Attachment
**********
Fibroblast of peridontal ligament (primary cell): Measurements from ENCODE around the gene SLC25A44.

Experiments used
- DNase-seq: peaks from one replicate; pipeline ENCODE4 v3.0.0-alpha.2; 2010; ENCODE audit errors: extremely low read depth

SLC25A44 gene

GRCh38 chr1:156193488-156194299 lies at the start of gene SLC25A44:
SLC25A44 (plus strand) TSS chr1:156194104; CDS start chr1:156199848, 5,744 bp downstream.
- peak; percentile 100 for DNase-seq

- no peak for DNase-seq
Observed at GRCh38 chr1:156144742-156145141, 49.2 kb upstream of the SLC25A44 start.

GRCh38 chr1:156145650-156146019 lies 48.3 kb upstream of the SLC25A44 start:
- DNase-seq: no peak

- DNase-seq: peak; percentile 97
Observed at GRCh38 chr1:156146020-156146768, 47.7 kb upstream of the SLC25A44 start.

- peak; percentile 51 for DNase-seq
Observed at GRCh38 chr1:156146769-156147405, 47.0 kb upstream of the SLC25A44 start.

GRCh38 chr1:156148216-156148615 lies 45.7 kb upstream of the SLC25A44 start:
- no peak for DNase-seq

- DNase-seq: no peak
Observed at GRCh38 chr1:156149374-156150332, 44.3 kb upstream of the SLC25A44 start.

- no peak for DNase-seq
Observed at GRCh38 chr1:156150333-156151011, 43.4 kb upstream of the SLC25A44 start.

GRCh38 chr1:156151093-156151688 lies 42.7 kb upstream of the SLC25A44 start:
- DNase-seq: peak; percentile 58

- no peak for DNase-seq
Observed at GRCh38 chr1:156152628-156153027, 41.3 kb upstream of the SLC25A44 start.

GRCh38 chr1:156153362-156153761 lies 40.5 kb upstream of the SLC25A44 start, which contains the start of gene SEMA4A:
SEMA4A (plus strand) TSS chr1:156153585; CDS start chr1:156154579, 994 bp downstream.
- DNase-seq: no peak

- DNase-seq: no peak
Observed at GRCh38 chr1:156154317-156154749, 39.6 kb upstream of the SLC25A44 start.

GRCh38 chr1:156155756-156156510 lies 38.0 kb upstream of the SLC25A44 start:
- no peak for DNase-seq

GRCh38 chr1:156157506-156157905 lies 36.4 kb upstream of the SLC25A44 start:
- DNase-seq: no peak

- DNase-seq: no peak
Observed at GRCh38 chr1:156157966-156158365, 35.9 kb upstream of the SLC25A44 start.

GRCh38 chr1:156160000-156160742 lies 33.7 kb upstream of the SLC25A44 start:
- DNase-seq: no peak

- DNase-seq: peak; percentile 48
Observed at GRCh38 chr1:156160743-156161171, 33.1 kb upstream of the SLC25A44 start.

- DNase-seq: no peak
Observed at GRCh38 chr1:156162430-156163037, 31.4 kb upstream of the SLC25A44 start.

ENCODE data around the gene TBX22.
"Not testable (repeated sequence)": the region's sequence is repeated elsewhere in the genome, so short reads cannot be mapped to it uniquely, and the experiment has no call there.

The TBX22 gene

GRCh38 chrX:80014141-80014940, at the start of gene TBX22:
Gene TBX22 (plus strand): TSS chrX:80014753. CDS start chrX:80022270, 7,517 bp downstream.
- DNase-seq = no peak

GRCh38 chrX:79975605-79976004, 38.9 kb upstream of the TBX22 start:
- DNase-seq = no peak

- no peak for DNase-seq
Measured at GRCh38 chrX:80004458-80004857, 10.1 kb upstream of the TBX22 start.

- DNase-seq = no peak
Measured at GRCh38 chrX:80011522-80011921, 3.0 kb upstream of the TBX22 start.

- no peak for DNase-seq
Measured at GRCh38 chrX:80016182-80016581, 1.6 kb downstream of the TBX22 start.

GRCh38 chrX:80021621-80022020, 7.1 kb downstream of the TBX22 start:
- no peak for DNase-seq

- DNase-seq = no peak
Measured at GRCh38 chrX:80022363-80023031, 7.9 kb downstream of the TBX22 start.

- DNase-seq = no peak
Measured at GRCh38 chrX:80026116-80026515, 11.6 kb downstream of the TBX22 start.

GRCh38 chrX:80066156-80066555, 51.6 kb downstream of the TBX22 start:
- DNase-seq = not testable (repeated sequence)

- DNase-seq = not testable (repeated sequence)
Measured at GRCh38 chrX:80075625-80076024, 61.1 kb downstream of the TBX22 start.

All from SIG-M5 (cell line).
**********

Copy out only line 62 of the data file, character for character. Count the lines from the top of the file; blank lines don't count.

Measured at GRCh38 chrX:80026116-80026515, 11.6 kb downstream of the TBX22 start.